If you are trying to increase the number of reps you hire and train, here’s the easiest way to clear out your top performers. Be inconsistent. Particularly with compensation issues, territory planning, goal setting, and promotions. Those pesky senior employees will be out of your hair and you can start over again and again.

On second thought, maybe the best way to run things is with consistency. It is one of my seven “One Hour Sales Manager” principles. Take a journey back to your childhood for a second. Pretend your mother reprimands you for leaving toys in the living room. You cleverly respond, “Those aren’t mine, they’re Sally’s.” She says, “YOU left them there, put them away NOW.” A rule of law was just established. The next time Sally plays with your toys and leaves them out, you know the rule and you leave them for her to clean up. When the same argument ensues Mother says, “They’re YOUR things, put them away NOW.” Is there anything that makes you angrier as a kid than feeling like the boss isn’t playing by her own rules? People never outgrow a distaste for trying to hit a moving target.

Here’s how that looks in sales organizations. A new Sales VP decides to institute a President’s Club and offers a $2500 bonus  for all reps over 120% to goal. A few weeks before the following year closes, she realizes she doesn’t have the budget to bonus all the reps heading for 120%.  She decides to raise the criteria to performance of 130% or more, and on Awards Night 2 reps still get the President’s Club honor and the cash.  The criteria was never technically announced for the current year, so how could anyone complain? (Besides everyone.)

You swear you will never do anything like that. Really? Is your compensation plan in writing and how long has it been in place? Does it contain the words “management discretion?” Did you release your compensation plan before it took effect or was there some period of retroactivity? Is your policy for awarding credit for every sale documented? Is it clear who receives credit and commission for every sale or is there some gray area? What happens if a customer requests a refund? What happens if a rep is on disability when a sales they started comes in? How’s your discount policy structured?

From crediting and commission, to promotions and titles, to price negotiations and customer support, there are a lot of moving parts to a sales organization – even a small one – that require a sales leader’s referee whistle. The NFL has a rule book and you need one to. And just because you are the boss and CAN bend the rules, doesn’t mean you should. I didn’t say you should never change the rules, because you should when you realize you can increase the quality, speed and effectiveness of your business. Consistency doesn’t mean never changing, it means following decision-making rules.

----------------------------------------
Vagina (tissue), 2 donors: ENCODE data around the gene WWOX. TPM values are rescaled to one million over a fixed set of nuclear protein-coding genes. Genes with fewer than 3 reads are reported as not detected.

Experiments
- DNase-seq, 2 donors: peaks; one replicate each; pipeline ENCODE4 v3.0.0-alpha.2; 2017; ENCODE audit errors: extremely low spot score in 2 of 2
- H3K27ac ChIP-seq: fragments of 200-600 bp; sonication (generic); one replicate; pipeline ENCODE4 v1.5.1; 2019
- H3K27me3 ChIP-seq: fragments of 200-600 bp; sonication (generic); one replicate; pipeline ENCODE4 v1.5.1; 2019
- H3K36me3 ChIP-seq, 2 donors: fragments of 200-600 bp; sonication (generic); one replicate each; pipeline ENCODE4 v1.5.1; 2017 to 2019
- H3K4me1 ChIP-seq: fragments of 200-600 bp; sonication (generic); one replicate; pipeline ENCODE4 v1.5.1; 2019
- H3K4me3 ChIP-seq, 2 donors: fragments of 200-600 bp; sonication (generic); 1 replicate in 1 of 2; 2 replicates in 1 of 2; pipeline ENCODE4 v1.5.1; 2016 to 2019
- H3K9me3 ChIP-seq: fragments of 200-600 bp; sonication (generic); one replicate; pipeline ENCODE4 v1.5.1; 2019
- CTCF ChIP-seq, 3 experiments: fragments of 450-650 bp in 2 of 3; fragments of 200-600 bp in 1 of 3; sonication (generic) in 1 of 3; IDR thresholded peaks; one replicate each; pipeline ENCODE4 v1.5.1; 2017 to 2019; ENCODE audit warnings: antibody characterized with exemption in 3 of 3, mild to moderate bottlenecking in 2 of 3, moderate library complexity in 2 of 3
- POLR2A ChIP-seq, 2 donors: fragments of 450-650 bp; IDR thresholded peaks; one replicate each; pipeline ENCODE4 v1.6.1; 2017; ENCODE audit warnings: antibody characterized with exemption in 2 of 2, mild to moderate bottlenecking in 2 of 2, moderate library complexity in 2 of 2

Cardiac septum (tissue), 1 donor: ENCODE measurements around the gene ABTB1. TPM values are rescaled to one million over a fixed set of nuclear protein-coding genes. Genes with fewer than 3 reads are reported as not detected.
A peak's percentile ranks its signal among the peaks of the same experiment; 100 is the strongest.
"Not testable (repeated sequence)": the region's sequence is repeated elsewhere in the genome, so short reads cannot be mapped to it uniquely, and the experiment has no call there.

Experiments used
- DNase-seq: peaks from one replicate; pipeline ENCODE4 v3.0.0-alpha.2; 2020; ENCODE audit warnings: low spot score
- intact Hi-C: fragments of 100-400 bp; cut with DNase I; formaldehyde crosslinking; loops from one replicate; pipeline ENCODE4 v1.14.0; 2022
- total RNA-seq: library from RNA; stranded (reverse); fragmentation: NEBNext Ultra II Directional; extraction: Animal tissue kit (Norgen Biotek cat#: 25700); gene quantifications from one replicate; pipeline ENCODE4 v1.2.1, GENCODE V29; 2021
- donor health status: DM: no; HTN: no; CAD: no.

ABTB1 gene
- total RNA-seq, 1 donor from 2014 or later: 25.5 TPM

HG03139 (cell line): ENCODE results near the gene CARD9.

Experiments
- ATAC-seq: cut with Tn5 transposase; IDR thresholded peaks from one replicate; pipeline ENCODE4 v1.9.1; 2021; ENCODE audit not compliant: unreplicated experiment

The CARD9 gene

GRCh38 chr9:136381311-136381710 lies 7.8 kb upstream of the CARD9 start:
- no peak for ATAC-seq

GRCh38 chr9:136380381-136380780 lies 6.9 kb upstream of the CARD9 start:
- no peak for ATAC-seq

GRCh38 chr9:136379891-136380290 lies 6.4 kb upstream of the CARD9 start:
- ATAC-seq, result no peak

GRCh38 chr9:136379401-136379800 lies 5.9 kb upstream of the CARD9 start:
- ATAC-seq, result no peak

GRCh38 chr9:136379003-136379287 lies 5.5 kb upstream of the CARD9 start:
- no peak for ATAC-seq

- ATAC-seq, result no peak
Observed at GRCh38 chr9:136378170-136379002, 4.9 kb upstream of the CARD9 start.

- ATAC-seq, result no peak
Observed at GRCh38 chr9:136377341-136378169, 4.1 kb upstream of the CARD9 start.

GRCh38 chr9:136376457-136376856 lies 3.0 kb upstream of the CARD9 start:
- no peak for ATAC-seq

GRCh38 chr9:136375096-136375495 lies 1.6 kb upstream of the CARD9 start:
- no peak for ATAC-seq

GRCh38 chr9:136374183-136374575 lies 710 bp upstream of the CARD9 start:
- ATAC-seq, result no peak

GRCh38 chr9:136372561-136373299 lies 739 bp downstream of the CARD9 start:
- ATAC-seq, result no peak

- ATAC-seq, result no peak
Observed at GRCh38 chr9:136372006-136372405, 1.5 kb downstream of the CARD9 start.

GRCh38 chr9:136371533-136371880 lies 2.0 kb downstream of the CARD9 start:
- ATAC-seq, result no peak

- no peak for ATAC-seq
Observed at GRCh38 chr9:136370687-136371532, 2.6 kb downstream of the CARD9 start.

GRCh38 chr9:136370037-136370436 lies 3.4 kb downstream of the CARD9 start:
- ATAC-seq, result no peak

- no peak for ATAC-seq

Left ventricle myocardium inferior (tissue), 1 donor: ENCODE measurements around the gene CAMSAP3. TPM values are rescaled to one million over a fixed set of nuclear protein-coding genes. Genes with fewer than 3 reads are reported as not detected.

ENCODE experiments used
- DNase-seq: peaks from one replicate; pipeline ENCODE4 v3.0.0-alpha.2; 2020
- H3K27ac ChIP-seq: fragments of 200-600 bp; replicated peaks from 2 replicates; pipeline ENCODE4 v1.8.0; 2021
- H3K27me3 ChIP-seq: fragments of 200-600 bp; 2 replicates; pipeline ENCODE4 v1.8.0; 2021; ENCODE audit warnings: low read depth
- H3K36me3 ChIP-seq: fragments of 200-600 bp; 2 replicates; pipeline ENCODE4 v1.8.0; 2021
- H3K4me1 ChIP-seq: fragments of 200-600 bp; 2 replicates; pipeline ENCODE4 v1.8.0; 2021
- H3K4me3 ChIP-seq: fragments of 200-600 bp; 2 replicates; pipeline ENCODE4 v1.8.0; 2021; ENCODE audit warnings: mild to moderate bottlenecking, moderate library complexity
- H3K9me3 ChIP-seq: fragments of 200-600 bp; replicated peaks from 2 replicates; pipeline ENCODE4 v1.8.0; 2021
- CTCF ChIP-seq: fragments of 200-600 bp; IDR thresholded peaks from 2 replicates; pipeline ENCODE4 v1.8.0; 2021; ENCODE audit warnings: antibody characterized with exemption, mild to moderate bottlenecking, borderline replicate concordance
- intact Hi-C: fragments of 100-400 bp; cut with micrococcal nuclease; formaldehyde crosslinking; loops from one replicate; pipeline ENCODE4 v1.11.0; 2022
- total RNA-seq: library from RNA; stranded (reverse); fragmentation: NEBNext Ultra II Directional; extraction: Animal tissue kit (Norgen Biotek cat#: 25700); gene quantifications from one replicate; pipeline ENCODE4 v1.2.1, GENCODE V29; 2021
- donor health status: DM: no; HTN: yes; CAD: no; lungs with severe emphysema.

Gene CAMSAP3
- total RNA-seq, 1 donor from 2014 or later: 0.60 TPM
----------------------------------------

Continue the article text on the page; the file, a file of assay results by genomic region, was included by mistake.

Here are ways to become more consistent:

1. Be timely. Plan ahead and give advance notice for any policy affecting rep compensation, job description or pricing. Institute a standard date such as the beginning of your fiscal year to publish all updated policies at once. Deliver goals and the year’s compensation plan BEFORE they take effect.

2. Test it. Ask someone analytical on your team to help you think up scenarios, typical and atypical, you can use to model your policy. Pressure-test your policy against each scenario to see if the outcome is what you intended.

3. Seek input. I am not recommending a pure democracy, but asking your senior staff to comment on these important rules of law will challenge your personal perspective. You’re not “campaigning” for the policy, so don’t try to sell them. Listen to their comments with an open mind.

4. Put it in writing. That’s more for YOU and your finance guy than your team. Reps have an uncanny ability to remember rules that affect their compensation, but funny how when a whale of a sale comes in the finance team will ask you if we really have to pay that huge commission.

5. Live by it. I shouldn’t even have to list that but guess what? I see managers break their own rules to suit what they call “unforeseen circumstances” all the time. You will break your reps’ loyalty along with it.

6. Evolution not Revolution. Try to leave policies alone as much as your business can afford to do so. When change must come, consider a two or three month transitional period before a new plan takes effect.  Reps will sell hard to bring in orders under the wire!  When you do institute a change that makes attaining high commissions less attainable, be sure to point out what reps are getting in exchange such as added products, client support, or marketing.  They’ll understand that you’re trying to build a business where they can succeed today and in the long run!

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